Should Colleges Warn Students About Higher Education Debt?

Posted on June 1, 2016 at 12:00pm by
Student debt defaults are on the rise.

A recent article published in Bloomberg suggested one in five students graduating in 2016 have used higher education loans to pay for vacations, eating out at restaurants and other forms of entertainment. In other words, these students are using educational loans for non-educational purposes.

Another article published by Bloomberg claimed 15 percent of surveyed students were unaware of their loan balances and another 59 percent did not know when their debt would be paid off.

Is it possible some students are also unaware of the consequences of accumulating excessive student loan debt? If so, should universities adopt freshmen orientation courses or provide materials that educate students on the responsible use of higher education debt?

What Happens When Students Are Warned About Higher Education Debt?

An article published by PBS argued students would be cautious with borrowing if they were aware of the potential consequences of excessive debt. This assumption may be correct.

In 2012, Indiana University began sending out warning letters to students that help estimate future debts and monthly payments. As of 2016, student loan borrowing by undergraduates has dropped by 18 percent. Indiana lawmakers were impressed by the results at Indiana University and passed legislation requiring all colleges accepting state aid to send similar letters. Students at Indiana University have claimed they spent more hours working and looking for scholarships after receiving the warning letters.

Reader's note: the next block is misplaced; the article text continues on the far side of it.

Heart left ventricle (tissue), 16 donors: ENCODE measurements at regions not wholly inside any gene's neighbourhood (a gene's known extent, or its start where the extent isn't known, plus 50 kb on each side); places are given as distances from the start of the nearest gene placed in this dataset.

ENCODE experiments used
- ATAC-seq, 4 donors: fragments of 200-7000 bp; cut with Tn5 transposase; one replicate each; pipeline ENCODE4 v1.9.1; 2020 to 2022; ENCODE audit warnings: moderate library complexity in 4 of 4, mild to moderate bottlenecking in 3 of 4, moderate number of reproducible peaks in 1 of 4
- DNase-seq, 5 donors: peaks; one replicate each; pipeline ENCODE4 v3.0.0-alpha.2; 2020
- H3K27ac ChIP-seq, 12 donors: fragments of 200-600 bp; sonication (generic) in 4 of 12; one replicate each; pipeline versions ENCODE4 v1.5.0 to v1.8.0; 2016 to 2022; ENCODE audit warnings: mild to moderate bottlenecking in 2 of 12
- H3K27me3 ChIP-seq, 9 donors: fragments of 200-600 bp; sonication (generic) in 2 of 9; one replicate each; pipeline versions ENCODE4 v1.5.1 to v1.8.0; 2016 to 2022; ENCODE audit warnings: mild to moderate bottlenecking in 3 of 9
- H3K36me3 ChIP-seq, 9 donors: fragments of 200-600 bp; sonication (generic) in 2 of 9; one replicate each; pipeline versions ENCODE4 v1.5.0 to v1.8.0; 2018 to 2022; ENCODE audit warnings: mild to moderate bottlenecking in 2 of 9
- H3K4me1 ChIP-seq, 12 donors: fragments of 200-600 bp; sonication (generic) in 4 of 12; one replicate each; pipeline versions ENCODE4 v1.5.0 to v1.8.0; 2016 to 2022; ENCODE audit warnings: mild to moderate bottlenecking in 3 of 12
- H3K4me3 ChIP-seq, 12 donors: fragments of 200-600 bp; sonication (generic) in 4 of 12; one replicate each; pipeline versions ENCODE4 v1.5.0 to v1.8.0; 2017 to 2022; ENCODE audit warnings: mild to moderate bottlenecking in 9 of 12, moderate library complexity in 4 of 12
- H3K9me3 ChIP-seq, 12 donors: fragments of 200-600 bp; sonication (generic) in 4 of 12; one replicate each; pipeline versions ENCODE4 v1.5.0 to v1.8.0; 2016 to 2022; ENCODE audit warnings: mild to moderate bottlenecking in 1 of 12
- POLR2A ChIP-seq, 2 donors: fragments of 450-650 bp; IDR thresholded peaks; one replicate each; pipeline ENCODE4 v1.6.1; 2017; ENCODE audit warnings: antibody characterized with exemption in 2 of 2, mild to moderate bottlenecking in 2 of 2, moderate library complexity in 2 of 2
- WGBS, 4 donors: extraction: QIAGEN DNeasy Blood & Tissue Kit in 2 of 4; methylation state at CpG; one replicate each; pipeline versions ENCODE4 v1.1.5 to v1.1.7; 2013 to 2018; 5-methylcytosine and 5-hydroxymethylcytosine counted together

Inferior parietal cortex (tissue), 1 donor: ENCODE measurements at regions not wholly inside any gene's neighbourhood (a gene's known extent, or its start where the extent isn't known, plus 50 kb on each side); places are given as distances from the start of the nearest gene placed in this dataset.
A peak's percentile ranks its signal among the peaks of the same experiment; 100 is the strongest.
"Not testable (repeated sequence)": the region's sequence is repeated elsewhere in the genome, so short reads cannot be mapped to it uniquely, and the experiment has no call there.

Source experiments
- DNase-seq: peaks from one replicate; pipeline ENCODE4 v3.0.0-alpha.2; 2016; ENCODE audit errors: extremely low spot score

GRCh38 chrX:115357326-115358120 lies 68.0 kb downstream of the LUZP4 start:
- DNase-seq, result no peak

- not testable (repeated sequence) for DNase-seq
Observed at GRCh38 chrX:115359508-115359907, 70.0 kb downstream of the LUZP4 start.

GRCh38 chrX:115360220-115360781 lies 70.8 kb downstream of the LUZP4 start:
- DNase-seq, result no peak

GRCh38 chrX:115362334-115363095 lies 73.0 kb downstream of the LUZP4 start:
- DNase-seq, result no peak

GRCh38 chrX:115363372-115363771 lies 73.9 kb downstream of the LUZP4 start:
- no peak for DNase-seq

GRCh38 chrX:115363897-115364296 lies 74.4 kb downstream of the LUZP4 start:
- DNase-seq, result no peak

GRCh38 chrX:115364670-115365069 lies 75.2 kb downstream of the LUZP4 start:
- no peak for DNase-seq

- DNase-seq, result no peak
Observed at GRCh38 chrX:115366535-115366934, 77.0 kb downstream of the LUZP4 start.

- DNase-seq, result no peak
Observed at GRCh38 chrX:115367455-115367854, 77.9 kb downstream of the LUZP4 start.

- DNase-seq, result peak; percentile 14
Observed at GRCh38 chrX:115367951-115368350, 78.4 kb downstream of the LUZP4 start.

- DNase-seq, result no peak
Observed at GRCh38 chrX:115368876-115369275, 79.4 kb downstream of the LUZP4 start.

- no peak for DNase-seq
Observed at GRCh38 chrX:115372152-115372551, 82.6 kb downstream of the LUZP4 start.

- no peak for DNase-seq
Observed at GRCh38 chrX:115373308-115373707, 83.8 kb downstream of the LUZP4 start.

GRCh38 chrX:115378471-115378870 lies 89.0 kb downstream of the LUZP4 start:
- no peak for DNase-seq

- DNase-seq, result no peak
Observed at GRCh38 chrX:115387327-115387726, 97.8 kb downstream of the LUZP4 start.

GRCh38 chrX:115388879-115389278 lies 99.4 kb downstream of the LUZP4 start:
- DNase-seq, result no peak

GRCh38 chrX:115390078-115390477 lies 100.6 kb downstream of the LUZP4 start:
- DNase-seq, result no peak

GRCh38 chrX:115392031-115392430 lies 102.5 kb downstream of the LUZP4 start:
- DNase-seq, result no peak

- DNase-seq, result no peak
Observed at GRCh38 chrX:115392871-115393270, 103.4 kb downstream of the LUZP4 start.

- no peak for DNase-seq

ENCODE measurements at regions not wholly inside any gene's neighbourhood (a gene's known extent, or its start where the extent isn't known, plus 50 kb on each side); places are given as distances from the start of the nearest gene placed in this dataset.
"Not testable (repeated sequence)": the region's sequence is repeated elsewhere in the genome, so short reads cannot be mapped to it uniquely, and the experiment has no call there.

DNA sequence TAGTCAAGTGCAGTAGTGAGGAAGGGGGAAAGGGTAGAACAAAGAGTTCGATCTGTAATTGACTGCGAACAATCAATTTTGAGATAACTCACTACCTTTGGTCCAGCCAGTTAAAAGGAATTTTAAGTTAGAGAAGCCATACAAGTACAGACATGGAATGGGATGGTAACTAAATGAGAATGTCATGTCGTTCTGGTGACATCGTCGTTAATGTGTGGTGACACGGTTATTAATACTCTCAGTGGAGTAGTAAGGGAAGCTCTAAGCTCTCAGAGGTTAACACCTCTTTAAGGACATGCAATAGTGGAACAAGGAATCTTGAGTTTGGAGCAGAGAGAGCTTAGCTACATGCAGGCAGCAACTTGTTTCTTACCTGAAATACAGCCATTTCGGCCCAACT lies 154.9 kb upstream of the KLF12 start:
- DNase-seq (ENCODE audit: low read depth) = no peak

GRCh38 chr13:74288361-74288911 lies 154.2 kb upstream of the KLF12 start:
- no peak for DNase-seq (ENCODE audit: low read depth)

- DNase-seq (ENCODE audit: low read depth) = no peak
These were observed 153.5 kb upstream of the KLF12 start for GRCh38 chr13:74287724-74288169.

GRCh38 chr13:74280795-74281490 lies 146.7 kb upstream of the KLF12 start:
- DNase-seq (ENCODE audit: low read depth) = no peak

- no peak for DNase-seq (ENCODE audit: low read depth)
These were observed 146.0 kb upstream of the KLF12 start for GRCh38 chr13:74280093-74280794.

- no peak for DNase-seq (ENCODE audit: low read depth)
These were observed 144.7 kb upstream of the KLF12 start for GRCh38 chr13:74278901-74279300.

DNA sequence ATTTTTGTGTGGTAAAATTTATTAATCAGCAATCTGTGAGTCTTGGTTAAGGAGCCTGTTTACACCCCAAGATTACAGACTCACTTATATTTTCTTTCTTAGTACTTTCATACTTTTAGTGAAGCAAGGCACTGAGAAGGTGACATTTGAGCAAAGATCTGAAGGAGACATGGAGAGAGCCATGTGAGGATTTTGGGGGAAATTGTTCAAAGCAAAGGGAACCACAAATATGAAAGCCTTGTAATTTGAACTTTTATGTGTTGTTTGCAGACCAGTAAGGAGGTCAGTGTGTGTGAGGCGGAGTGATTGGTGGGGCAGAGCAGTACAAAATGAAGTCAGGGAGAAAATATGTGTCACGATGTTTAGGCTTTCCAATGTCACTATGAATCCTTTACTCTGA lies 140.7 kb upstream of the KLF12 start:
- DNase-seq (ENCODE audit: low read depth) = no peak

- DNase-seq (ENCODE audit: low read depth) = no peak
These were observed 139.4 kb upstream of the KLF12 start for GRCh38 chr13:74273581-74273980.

While this is ‘possibly’ exciting news, Indiana University will have to sort through statistics it has collected to discover an actual relationship between sending warning letters to students and a decrease in borrowing. However, Montana State University has an identical policy and has achieved similar results.

Let us say hypothetically that the drop in student loan borrowing has a significant relationship with warning students about possible consequences of debt. Some universities may not want to adopt this policy due to financial reasons. We have stated in a previous blog that high school students could be taught personal finance skills, which could include tools for calculating future debts and payments. This option could be a way to bypass universities who are dependent on students taking out excessive loans.

The Kansas City bankruptcy attorneys at The Sader Law Firm can help students struggling with loans manage their higher education debt.



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